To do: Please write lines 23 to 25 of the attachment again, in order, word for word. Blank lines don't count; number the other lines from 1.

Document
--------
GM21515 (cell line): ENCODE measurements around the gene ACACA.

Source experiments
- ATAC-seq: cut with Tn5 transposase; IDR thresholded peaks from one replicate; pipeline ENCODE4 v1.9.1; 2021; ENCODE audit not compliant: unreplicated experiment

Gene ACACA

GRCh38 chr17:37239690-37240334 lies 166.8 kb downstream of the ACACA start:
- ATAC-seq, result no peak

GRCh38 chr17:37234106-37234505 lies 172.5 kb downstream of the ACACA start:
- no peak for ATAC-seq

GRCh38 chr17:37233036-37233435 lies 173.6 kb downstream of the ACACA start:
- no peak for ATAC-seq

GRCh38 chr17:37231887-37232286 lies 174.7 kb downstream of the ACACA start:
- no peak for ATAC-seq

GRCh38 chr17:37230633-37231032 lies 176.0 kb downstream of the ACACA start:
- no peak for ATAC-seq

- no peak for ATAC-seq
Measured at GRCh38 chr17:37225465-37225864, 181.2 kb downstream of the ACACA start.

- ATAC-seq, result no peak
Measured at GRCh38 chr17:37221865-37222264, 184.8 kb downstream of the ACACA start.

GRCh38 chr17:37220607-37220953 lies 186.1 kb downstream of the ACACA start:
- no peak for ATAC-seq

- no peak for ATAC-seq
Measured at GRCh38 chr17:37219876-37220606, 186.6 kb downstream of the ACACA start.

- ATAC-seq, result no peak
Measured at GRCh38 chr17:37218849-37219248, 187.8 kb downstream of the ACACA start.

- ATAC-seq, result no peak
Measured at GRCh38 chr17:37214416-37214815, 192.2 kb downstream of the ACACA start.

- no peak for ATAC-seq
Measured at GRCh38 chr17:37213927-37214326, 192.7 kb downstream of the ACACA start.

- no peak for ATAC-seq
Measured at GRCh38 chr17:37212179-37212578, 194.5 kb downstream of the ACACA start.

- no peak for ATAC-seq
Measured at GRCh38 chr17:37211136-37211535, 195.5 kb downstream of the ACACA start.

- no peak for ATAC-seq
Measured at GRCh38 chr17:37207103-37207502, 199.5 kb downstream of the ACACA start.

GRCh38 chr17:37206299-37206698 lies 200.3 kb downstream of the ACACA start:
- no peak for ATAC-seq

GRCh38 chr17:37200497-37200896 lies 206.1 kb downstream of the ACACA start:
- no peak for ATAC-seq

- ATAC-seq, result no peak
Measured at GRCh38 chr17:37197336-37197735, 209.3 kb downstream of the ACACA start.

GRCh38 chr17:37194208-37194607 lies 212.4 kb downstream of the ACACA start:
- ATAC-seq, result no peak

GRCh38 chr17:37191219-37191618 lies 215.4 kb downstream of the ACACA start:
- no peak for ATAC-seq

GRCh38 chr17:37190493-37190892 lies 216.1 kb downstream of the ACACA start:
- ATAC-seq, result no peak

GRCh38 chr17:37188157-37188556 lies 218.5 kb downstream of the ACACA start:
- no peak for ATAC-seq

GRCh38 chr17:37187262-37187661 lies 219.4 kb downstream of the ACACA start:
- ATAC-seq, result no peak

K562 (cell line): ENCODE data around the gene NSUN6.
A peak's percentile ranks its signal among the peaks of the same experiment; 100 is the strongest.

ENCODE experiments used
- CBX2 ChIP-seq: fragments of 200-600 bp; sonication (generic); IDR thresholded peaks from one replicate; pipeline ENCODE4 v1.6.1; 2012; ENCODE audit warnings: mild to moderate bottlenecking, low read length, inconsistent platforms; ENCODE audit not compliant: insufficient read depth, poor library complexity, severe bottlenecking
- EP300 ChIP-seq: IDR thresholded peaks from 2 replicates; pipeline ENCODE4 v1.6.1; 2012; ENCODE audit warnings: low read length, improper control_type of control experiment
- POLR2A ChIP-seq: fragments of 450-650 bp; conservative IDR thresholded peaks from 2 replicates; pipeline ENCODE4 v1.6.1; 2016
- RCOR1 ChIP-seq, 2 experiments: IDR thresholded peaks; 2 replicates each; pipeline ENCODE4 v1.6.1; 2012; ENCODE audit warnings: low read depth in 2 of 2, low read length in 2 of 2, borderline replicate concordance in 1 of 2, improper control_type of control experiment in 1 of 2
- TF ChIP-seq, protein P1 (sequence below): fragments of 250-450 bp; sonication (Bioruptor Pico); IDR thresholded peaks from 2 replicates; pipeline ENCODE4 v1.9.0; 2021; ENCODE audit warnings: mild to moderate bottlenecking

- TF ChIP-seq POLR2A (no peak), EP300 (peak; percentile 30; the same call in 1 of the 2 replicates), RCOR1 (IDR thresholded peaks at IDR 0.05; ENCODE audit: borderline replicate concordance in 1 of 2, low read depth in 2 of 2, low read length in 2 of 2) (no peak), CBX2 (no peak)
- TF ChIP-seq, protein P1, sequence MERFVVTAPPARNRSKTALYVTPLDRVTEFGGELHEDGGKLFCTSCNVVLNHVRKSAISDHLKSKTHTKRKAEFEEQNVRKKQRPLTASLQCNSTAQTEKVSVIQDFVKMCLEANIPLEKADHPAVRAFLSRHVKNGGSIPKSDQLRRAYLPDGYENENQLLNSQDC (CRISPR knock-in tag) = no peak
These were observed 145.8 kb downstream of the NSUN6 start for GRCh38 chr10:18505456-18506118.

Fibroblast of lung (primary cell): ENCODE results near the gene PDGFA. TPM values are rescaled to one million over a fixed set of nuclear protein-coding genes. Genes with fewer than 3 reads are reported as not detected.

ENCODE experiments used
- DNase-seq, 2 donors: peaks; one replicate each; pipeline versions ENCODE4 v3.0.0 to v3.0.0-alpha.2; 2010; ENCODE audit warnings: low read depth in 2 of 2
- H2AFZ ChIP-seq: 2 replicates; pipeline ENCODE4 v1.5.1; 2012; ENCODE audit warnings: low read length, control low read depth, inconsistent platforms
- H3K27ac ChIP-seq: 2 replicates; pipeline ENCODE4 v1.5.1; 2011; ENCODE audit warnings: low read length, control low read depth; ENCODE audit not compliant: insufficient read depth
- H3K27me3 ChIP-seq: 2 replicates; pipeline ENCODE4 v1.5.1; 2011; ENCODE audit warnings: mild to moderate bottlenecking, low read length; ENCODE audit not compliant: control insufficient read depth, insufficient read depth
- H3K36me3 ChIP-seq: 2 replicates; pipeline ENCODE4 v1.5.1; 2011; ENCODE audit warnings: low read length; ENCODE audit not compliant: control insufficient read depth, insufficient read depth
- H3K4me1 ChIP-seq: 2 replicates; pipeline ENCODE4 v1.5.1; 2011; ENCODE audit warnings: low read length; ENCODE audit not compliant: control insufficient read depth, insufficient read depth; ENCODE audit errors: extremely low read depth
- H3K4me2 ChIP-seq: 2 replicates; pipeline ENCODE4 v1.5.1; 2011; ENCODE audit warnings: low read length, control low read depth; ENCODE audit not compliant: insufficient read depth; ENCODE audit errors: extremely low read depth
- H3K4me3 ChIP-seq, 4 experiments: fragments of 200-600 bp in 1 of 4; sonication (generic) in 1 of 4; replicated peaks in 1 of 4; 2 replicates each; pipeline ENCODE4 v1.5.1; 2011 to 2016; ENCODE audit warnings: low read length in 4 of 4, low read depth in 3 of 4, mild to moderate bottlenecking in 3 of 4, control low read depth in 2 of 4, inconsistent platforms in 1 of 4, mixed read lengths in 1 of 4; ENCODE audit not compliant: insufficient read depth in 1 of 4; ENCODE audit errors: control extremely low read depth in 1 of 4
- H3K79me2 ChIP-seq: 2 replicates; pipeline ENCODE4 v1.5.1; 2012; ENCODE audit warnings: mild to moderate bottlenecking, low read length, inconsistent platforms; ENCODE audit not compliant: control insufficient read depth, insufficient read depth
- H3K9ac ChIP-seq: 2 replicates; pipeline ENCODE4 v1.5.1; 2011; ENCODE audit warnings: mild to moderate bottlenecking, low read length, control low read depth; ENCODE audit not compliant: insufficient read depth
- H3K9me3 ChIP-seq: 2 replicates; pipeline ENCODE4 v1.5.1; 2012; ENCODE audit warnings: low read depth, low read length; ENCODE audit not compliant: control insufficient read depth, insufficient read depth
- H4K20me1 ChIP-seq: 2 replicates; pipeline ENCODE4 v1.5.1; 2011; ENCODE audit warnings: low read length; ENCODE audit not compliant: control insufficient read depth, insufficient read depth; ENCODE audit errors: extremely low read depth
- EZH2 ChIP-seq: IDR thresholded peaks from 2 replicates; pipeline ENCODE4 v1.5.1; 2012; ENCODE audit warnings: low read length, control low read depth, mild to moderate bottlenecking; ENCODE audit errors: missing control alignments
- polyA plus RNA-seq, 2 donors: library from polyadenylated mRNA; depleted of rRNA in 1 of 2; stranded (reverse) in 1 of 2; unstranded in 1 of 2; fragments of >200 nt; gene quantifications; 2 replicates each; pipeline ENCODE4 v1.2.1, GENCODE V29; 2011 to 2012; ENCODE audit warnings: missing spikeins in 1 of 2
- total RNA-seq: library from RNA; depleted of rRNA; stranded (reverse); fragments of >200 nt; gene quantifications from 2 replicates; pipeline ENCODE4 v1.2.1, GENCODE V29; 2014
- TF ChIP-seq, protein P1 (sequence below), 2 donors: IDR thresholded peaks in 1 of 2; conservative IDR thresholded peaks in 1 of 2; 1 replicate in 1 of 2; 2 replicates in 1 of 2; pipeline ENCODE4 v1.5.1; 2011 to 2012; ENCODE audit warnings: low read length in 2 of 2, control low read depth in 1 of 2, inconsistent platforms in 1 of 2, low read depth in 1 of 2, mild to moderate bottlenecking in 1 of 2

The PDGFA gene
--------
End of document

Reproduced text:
- ATAC-seq, result no peak
Measured at GRCh38 chr17:37218849-37219248, 187.8 kb downstream of the ACACA start.

- ATAC-seq, result no peak